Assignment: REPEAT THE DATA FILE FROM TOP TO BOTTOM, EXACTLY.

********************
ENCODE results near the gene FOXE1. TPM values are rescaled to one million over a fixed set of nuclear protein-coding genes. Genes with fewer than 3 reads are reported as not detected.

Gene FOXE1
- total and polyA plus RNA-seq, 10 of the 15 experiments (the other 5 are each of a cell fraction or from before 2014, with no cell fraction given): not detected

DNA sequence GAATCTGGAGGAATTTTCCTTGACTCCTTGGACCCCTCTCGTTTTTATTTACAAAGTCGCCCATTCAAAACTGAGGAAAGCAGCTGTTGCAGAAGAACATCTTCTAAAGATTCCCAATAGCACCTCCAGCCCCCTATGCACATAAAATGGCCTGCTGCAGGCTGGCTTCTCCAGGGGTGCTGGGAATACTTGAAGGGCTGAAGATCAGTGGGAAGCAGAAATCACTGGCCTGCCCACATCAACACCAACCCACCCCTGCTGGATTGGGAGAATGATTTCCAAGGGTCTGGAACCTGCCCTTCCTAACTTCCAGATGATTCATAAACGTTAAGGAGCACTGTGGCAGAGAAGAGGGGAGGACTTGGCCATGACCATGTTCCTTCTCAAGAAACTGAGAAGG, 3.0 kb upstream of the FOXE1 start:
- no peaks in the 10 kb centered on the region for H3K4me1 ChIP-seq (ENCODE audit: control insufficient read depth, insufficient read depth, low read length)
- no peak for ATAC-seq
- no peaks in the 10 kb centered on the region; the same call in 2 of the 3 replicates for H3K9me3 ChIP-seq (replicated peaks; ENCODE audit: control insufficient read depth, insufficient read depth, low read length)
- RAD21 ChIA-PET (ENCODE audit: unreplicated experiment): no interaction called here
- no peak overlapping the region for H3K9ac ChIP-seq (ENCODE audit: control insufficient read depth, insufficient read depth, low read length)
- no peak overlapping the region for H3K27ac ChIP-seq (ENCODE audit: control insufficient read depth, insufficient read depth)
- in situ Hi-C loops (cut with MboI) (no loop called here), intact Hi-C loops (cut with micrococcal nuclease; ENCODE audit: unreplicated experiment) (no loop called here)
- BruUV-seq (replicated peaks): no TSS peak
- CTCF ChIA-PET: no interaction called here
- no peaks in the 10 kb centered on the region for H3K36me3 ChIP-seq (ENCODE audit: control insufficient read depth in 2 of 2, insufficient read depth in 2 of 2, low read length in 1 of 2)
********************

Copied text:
ENCODE results near the gene FOXE1. TPM values are rescaled to one million over a fixed set of nuclear protein-coding genes. Genes with fewer than 3 reads are reported as not detected.

Gene FOXE1
- total and polyA plus RNA-seq, 10 of the 15 experiments (the other 5 are each of a cell fraction or from before 2014, with no cell fraction given): not detected

DNA sequence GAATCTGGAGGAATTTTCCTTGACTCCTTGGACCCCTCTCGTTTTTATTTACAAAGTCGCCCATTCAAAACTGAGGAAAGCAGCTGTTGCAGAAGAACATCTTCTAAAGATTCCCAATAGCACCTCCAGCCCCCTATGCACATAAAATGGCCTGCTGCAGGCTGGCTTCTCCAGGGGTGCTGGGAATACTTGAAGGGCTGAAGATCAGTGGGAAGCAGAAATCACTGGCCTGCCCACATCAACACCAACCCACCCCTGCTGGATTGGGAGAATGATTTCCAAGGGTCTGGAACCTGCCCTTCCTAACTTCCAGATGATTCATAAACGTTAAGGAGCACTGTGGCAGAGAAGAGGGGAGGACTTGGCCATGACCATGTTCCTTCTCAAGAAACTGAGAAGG, 3.0 kb upstream of the FOXE1 start:
- no peaks in the 10 kb centered on the region for H3K4me1 ChIP-seq (ENCODE audit: control insufficient read depth, insufficient read depth, low read length)
- no peak for ATAC-seq
- no peaks in the 10 kb centered on the region; the same call in 2 of the 3 replicates for H3K9me3 ChIP-seq (replicated peaks; ENCODE audit: control insufficient read depth, insufficient read depth, low read length)
- RAD21 ChIA-PET (ENCODE audit: unreplicated experiment): no interaction called here
- no peak overlapping the region for H3K9ac ChIP-seq (ENCODE audit: control insufficient read depth, insufficient read depth, low read length)
- no peak overlapping the region for H3K27ac ChIP-seq (ENCODE audit: control insufficient read depth, insufficient read depth)
- in situ Hi-C loops (cut with MboI) (no loop called here), intact Hi-C loops (cut with micrococcal nuclease; ENCODE audit: unreplicated experiment) (no loop called here)
- BruUV-seq (replicated peaks): no TSS peak
- CTCF ChIA-PET: no interaction called here
- no peaks in the 10 kb centered on the region for H3K36me3 ChIP-seq (ENCODE audit: control insufficient read depth in 2 of 2, insufficient read depth in 2 of 2, low read length in 1 of 2)